Opinion: What we learned from the Liverpool City region’s first active travel summit

Huw Jenkins, Transport Policy and Air Quality Manager at the Liverpool City Region Combined Authority, shares with Air Quality News what was discussed at the Liverpool Region’s first Active Travel Summit and explains why it is important to encourage active travel.

Active travel can be one of those topics where public conversation generates more heat than light. But we know that encouraging more people to walk and cycle, especially for short journeys, will be key to improving the environment, air quality and the health and well-being of all those who live and work in the Liverpool City area.

That’s why, last month, Mayor Steve Rotheram hosted what we hope will be the first of many Active Travel Summits in the Liverpool City area. The event brought together policy makers, local community organizations and advocacy groups to share knowledge and experiences and to discuss the future of walking and cycling in the region.

Speakers at the event included Chris Boardman MBE, Olympic gold medalist cyclist and new commissioner for Active Travel England, and Rosslyn Colderley, North Director of sustainable transport charity Sustrans.

Also attending the event were local activists from across our region, including Ibe Hayter, founder of Cycle of Life – a Toxteth-based organization which aims to support cycling within the local community, providing access to bikes and bicycle repairs for local people with low income households.

Faced with a growing climate emergency, the Liverpool City region has pledged to become carbon zero by 2040 and Mayor Rotheram has pledged to move forward with a major green investment programme. But with more and more journeys being made by car each year, it is clear that travel habits in the region need to change.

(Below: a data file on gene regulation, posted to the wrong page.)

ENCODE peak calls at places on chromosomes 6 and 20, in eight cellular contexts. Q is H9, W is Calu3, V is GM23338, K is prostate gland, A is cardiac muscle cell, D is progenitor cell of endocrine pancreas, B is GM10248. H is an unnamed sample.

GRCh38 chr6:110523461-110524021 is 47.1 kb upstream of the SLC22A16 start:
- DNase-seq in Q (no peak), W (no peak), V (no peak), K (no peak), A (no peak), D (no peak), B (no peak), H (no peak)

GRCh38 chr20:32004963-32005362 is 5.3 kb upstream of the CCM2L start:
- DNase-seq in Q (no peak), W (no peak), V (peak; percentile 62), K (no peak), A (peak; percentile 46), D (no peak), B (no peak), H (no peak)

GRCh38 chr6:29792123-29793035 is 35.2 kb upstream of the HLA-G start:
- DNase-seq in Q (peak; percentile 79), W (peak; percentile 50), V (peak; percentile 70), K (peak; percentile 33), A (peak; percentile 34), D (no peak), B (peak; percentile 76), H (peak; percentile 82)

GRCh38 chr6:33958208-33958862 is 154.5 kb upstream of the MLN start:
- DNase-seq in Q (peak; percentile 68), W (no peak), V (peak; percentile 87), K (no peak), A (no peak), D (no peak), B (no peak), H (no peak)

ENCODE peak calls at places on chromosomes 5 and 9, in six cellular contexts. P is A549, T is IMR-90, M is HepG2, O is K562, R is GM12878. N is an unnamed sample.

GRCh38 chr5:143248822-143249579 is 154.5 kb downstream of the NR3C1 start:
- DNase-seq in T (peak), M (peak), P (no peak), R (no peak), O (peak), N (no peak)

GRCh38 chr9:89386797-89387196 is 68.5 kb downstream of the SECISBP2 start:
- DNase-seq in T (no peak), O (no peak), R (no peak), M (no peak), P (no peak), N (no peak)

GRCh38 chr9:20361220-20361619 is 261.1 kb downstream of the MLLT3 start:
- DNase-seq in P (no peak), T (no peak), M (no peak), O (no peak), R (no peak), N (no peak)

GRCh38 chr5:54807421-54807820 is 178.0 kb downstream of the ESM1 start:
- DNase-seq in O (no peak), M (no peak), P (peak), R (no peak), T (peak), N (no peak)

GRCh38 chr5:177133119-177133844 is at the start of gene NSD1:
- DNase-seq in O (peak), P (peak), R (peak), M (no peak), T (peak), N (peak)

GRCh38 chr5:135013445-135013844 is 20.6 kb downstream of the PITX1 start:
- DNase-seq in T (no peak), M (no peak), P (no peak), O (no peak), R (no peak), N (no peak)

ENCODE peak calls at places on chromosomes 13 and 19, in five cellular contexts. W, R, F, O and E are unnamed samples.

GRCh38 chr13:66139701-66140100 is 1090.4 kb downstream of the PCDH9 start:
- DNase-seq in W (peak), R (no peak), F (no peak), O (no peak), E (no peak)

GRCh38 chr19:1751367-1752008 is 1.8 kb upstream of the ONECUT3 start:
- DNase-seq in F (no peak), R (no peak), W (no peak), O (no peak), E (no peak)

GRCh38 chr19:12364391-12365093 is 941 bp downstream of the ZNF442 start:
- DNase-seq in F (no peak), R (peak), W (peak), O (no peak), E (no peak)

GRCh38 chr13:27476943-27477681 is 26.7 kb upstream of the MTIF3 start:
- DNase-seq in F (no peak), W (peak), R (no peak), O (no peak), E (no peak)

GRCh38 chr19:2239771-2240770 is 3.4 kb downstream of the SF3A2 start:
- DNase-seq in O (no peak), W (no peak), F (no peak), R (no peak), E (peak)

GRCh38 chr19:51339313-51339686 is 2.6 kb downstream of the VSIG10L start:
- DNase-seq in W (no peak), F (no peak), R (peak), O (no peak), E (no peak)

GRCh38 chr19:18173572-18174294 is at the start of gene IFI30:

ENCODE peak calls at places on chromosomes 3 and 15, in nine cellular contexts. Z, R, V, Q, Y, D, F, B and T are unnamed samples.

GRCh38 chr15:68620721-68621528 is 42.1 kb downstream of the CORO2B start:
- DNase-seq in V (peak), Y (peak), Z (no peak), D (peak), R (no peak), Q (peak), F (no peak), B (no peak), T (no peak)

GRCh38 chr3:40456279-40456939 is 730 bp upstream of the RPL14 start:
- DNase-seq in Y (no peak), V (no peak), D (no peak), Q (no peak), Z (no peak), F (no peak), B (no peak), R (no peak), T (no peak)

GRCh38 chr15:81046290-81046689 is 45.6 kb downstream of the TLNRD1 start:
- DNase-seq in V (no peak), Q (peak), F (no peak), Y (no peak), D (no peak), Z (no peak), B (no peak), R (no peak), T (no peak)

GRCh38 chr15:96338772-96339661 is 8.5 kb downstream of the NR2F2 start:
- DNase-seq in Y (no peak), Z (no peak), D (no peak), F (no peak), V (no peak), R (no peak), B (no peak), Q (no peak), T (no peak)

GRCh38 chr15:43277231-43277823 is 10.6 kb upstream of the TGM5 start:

Vehicular traffic is the main cause of air pollution in the Liverpool area and, although home and work carbon dioxide emissions have been falling steadily, emissions from transport have increased since 2013, mainly due to the use increase of the car.

Poor air quality in the city area is estimated to kill around 800 people every year and worsen health problems such as asthma, COPD and fibromyalgia.

We also know that poor air quality disproportionately affects low-income communities, which are more frequently exposed to pollution both at work and at home, adding a major social equity dimension to the issue.

The effects of carbon emissions and poor air quality are truly clear, and so is the solution: we need to get people out of their cars and to take more trips, whether by public transport, by bike or by foot, and we can only do this by making active travel safe, easy and accessible.

According to our own research, if everyone in the Liverpool City area could swap two car journeys a week – to local shops, work or school or even to the train station or bus stop as part of a a longer journey – for a walk or cycle, this could reduce carbon emissions by around 130,000 tonnes. This is the same quantity produced by a city of about 30,000 inhabitants in one year.

One of the highlights of the summit was the screening of a new film produced with our Walking and Cycling Commissioner and BAFTA-winning actor and presenter Simon O’Brien. A lifelong active travel advocate, Simon uses the film to explore some of the country’s finest walking and cycling routes and details the positive impact of this new infrastructure on health, the local economy and the environment in these areas. .